Martin Dres, Bruno-Pierre Dubé, Julien Mayaux, Julie Delemazure, Danielle Reuter, Laurent Brochard, Thomas Similowski, Alexandre Demoule  Am. J. Resp. Crit. Care Med. Jan 1, 2017, vol. 195, no. 1: 57-66

Rationale: Intensive care unit (ICU)- and mechanical ventilation (MV)-acquired limb muscle and diaphragm dysfunction may both be associated with longer length of stay and worse outcome. Whether they are two aspects of the same entity or have a different prevalence and prognostic impact remains unclear.

Objectives: To quantify the prevalence and coexistence of these two forms of ICU-acquired weakness and their impact on outcome.

Methods: In patients undergoing a first spontaneous breathing trial after at least 24 hours of MV, diaphragm dysfunction was evaluated using twitch tracheal pressure in response to bilateral anterior magnetic phrenic nerve stimulation (a pressure <11 cm H2O defined dysfunction) and ultrasonography (thickening fraction [TFdi] and excursion). Limb muscle weakness was defined as a Medical Research Council (MRC) score less than 48.

Measurements and Main Results: Seventy-six patients were assessed at their first spontaneous breathing trial: 63% had diaphragm dysfunction, 34% had limb muscle weakness, and 21% had both. There was a significant but weak correlation between MRC score and twitch pressure (ρ = 0.26; P = 0.03) and TFdi (ρ = 0.28; P = 0.01), respectively. Low twitch pressure (odds ratio, 0.60; 95% confidence interval, 0.45–0.79; P < 0.001) and TFdi (odds ratio, 0.84; 95% confidence interval, 0.76–0.92; P < 0.001) were independently associated with weaning failure, but the MRC score was not. Diaphragm dysfunction was associated with higher ICU and hospital mortality, and limb muscle weakness was associated with longer duration of MV and hospital stay.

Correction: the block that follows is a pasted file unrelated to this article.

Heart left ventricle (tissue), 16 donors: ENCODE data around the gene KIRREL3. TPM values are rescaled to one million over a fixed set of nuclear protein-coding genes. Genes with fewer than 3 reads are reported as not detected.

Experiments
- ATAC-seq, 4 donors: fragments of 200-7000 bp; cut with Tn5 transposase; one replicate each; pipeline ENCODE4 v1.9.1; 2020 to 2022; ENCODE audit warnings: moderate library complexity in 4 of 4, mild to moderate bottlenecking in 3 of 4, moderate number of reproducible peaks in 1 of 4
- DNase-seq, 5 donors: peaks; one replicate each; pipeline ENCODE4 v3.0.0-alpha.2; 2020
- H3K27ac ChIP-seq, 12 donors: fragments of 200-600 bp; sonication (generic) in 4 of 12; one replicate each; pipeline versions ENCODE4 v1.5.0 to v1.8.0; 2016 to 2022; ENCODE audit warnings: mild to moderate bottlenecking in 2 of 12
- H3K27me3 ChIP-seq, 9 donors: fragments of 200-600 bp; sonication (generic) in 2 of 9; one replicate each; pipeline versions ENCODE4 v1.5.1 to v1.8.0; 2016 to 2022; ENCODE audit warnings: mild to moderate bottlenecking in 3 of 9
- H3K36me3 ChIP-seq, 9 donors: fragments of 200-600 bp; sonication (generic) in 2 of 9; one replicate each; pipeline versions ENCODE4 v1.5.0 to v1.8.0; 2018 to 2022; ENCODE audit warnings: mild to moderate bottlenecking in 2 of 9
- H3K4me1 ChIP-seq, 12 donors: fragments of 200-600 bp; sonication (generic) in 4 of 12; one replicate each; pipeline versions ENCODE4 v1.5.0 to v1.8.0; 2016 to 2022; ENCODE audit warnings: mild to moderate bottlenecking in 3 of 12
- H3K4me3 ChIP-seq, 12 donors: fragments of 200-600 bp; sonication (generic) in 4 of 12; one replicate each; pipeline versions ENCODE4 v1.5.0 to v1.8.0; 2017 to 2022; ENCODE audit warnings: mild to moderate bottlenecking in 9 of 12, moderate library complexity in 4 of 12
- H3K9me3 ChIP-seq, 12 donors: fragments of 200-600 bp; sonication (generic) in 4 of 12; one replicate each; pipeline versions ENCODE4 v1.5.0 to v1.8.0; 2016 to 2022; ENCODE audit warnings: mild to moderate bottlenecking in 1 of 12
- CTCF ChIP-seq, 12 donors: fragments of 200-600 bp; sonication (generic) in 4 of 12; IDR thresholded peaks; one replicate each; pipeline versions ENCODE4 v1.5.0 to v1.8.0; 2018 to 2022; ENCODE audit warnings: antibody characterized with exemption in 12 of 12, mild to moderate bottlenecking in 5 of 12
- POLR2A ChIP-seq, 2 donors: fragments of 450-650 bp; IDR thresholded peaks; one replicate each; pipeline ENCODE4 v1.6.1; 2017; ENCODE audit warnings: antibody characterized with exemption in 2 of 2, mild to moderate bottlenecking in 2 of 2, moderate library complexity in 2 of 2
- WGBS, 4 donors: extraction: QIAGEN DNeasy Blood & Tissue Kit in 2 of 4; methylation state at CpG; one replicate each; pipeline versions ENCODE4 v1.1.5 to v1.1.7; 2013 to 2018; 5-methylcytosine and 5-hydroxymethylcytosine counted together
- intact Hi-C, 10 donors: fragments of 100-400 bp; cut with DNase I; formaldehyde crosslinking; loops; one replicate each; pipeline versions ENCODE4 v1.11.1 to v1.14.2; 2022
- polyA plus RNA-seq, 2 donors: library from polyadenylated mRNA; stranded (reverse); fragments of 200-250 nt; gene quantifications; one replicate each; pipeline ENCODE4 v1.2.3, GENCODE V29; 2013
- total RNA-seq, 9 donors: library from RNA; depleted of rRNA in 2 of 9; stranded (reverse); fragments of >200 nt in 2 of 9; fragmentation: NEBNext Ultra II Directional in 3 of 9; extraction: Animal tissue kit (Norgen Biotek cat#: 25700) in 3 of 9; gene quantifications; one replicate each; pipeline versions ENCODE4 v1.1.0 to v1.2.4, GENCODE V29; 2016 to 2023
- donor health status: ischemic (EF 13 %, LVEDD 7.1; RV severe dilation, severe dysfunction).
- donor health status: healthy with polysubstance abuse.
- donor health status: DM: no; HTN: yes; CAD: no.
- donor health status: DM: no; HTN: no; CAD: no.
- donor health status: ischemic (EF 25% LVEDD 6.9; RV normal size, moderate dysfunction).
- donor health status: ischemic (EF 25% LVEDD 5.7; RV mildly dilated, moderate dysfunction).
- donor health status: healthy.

Conclusions: Diaphragm dysfunction is twice as frequent as limb muscle weakness and has a direct negative impact on weaning outcome. The two types of muscle weakness have only limited overlap.

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